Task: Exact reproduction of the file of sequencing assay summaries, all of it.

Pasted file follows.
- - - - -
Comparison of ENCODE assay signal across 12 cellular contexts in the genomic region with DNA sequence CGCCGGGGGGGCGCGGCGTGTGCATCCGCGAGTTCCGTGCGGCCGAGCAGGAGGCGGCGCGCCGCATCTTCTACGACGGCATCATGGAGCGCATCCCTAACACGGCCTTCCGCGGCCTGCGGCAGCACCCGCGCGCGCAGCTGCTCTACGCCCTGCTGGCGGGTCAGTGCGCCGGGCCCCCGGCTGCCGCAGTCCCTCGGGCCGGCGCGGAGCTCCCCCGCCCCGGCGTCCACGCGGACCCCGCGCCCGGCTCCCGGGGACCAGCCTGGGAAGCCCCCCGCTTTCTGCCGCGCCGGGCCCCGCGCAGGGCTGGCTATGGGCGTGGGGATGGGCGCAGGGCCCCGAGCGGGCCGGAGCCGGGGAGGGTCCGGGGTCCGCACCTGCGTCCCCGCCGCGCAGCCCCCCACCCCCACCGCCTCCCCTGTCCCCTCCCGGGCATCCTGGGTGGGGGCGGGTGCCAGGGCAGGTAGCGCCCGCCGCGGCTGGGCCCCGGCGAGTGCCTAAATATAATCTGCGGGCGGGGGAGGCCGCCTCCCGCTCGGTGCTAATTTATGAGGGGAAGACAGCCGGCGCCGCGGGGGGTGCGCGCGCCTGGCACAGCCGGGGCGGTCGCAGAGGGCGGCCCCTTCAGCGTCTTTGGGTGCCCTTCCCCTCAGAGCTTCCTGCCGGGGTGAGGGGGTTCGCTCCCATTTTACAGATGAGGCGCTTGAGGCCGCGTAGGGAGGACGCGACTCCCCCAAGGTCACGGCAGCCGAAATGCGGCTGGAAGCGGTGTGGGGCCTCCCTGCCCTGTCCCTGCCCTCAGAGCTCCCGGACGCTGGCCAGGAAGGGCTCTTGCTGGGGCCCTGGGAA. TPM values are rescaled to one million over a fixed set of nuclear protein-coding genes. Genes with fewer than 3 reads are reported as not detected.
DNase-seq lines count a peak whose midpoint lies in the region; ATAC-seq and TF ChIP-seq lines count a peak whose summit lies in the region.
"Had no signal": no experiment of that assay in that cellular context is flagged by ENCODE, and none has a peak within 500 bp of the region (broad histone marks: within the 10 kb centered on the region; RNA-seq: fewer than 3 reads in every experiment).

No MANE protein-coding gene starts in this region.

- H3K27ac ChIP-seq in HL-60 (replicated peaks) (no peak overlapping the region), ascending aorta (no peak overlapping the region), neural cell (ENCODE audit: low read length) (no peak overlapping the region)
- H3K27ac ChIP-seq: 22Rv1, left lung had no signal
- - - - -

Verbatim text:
Comparison of ENCODE assay signal across 12 cellular contexts in the genomic region with DNA sequence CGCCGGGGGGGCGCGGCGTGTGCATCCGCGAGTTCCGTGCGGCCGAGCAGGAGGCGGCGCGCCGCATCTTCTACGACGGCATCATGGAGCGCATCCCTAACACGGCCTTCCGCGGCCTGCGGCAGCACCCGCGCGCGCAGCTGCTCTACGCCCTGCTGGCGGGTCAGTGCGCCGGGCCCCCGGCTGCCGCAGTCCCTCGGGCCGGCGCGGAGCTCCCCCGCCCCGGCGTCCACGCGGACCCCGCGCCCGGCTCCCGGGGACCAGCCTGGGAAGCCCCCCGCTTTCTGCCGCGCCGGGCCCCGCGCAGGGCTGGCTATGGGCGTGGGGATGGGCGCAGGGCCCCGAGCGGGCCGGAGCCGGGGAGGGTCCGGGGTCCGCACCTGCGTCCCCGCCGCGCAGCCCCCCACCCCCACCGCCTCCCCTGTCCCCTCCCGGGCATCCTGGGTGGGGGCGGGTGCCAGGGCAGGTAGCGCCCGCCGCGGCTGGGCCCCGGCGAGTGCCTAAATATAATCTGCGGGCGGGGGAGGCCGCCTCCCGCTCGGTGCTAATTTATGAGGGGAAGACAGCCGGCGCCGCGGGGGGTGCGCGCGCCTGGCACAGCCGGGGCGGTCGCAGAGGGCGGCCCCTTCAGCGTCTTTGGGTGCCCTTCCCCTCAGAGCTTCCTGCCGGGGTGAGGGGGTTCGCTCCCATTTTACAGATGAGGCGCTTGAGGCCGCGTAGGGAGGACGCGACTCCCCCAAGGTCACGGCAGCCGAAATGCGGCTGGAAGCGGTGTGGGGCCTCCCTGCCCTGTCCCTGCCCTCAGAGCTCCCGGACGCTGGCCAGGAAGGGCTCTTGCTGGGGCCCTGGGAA. TPM values are rescaled to one million over a fixed set of nuclear protein-coding genes. Genes with fewer than 3 reads are reported as not detected.
DNase-seq lines count a peak whose midpoint lies in the region; ATAC-seq and TF ChIP-seq lines count a peak whose summit lies in the region.
"Had no signal": no experiment of that assay in that cellular context is flagged by ENCODE, and none has a peak within 500 bp of the region (broad histone marks: within the 10 kb centered on the region; RNA-seq: fewer than 3 reads in every experiment).

No MANE protein-coding gene starts in this region.

- H3K27ac ChIP-seq in HL-60 (replicated peaks) (no peak overlapping the region), ascending aorta (no peak overlapping the region), neural cell (ENCODE audit: low read length) (no peak overlapping the region)
- H3K27ac ChIP-seq: 22Rv1, left lung had no signal